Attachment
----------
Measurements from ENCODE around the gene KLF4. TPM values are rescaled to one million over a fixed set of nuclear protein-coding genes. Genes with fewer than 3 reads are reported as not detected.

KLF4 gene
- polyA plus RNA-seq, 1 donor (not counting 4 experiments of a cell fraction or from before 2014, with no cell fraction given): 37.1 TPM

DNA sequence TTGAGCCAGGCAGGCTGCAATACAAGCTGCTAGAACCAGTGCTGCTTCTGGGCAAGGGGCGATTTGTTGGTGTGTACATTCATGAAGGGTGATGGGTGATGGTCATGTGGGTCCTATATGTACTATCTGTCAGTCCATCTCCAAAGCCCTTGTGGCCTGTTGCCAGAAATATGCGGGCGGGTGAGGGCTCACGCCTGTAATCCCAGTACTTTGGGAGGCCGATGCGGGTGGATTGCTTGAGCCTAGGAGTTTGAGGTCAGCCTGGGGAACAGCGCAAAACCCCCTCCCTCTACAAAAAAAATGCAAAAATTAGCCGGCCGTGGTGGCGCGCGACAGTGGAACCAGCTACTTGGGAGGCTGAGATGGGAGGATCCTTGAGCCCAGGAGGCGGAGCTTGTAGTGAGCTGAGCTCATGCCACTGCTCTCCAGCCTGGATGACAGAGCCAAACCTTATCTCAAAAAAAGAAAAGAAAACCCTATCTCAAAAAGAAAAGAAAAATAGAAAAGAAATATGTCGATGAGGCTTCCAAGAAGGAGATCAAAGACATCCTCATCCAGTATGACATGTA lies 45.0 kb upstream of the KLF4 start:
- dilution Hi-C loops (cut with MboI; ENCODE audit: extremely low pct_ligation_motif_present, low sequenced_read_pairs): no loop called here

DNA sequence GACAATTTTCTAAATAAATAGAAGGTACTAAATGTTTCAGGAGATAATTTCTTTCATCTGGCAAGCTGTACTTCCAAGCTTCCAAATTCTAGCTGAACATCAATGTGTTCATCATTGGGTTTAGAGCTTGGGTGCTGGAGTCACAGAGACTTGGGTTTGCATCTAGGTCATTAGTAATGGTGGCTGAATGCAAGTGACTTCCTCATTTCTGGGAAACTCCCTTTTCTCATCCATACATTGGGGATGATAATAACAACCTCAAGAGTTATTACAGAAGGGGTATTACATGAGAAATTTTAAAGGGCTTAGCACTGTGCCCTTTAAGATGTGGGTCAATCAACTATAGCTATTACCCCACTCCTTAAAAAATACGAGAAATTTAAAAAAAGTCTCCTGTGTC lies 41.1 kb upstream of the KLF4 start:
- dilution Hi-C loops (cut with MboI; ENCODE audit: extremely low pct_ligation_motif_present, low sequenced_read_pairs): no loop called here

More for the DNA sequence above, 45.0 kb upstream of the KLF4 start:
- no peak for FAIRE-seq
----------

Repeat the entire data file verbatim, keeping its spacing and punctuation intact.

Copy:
Measurements from ENCODE around the gene KLF4. TPM values are rescaled to one million over a fixed set of nuclear protein-coding genes. Genes with fewer than 3 reads are reported as not detected.

KLF4 gene
- polyA plus RNA-seq, 1 donor (not counting 4 experiments of a cell fraction or from before 2014, with no cell fraction given): 37.1 TPM

DNA sequence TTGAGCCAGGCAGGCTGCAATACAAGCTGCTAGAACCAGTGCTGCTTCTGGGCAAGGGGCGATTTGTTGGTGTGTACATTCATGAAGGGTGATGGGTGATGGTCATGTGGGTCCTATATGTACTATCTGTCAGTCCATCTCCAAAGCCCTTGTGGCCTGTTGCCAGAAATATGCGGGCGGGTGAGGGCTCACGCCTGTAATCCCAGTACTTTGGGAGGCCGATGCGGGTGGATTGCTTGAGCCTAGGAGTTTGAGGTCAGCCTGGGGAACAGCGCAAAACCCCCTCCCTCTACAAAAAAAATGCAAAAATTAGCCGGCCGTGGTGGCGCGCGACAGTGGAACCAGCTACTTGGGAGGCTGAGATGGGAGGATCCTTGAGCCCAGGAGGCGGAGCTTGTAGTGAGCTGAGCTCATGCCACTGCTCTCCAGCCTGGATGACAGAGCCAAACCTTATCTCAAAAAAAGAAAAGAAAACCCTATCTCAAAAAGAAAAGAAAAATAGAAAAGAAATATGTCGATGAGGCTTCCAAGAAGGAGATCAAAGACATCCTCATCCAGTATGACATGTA lies 45.0 kb upstream of the KLF4 start:
- dilution Hi-C loops (cut with MboI; ENCODE audit: extremely low pct_ligation_motif_present, low sequenced_read_pairs): no loop called here

DNA sequence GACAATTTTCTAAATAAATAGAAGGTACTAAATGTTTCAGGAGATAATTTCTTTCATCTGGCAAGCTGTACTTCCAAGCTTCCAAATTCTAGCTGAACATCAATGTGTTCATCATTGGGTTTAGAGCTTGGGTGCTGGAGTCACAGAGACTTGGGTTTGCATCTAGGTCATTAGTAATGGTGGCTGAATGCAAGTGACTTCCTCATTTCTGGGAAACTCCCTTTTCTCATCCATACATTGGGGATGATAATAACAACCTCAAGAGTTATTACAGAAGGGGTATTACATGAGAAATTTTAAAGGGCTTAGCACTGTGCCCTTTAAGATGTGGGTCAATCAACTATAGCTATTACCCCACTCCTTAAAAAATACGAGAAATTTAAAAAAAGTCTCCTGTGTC lies 41.1 kb upstream of the KLF4 start:
- dilution Hi-C loops (cut with MboI; ENCODE audit: extremely low pct_ligation_motif_present, low sequenced_read_pairs): no loop called here

More for the DNA sequence above, 45.0 kb upstream of the KLF4 start:
- no peak for FAIRE-seq